Are we ready for the coding revolution? by Tim
In the modern age in which we live, we are confronted more and more regularly with the fact that knowledge of technology is essential to progress in life. Virtually everyone has a mobile phone, a tablet computer or a laptop: being able to use these is crucial to the social, educational and economic sides of life, in the eyes of most people. But the question is, how should young people be taught to use these devices?
There is currently a quiet tussle going on in the government’s Department of Education over the issue of how best to teach ICT. At the moment, in Bryn Celynnog, we learn such things as use of e-mail, creation of PowerPoint presentations and design of Excel spreadsheets; the Education Secretary Michael Gove wishes to change this so that we instead learn how to code the computers into operating a certain way, rather than using computer programs that someone else at Microsoft has pre-coded.
The main idea behind this scheme is that it coding will be hugely useful to us in our future employment (with some even going to the extent of suggesting that it should be awarded a similar stature in education to core subjects like Maths and English); indeed, according to one survey, a massive 100% of teenagers think that knowledge of coding would be vital for their future job prospects. While a figure of 100% is frankly very suspect, it is true that many jobs, such as those of the huge and still expanding telecommunications industry, would be made easier with even a rudimentary knowledge of code. But are the government rolling out their new scheme right?
Recent reports would answer with a resounding “NO!”. There was controversy this week at the revelation that the director of the campaign, Lottie Dexter, was in fact unable to code, whilst the leader of the movement Young Rewired State, Emma Mulqueeny, who has been striving for years to get this sort of legislation passed, had not been told about the project until a week before its launch. Mulqueeny claims that “the amount of damage she [Dexter] has done to the cause of programming is frightening”, while also opining that the campaign “doesn’t know what it’s doing, it’s not focused, it hasn’t looked at all the research that people have done”.
However, the supporters of the initiative were adamant of its validity and usefulness. Saul Klein, who is the entrepreneur who is one of the main backer of this scheme from his position as partner at Index Ventures (who are directing and financing the scheme) says that although the “Year of the Code” has hit “broken glass” and “speed bumps” it is still crucial for young people’s futures, also claiming that the UK government’s policy on coding was ground-breaking and widely envied.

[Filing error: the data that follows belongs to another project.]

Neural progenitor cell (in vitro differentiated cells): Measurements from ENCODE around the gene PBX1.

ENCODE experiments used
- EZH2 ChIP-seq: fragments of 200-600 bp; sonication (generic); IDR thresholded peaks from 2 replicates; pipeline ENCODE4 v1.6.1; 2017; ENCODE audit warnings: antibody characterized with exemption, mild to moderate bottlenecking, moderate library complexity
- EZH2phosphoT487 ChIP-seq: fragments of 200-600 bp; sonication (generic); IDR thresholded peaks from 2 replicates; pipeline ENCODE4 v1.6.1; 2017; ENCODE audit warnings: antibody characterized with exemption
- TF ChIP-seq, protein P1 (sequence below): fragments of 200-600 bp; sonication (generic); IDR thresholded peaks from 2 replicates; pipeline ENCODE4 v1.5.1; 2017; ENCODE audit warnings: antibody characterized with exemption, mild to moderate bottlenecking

Despite the conviction that these two hold of their respective opinions, I believe that it is in fact the thoughts of the students themselves which bear the greatest impact on the issue; to this end, I sought out some fellow students to interview.
The first of my peers thought that being taught coding would be “brilliant” and “exciting” and that they would “fully back the idea”.
“I would love to code,” he said, “it’s important in every industry: marketing, business, game developing making websites…basically, it covers all the bases.”
On the other hand (and in spite of the supposed 100% support of the scheme amongst teenagers) my second interviewee was equally convinced of his opinion: that coding “is and always will be pointless”.
“I think that programming is useless in most jobs,” he told me. “For example, if I become an English teacher, knowledge of coding would be irrelevant, whilst the skill of making an effective PowerPoint presentation, one of the skills that Michael Gove wants to chuck overboard, would be infinitely more useful.
“Indeed, even the type of ICT that we’re learning at the moment, which warrants four weeks to make a simple PowerPoint, is to my mind more desirable than learning about this coding.”
Obviously, the issue of how to learn about technology is a contentious one amongst students and policy-makers alike. But, at the end of the day, there is nothing we can do but to watch, eagle-eyed, the progress of this new scheme, as young people abandon the paddling pool of pre-made programmes and dive, for better or for worse, into the ocean of coding.
Do you have an opinion on this issue which you would like to express? If so, contact us on Twitter with @BBCBryn, or talk to one of your BBC School Reporters today. We would really appreciate your views.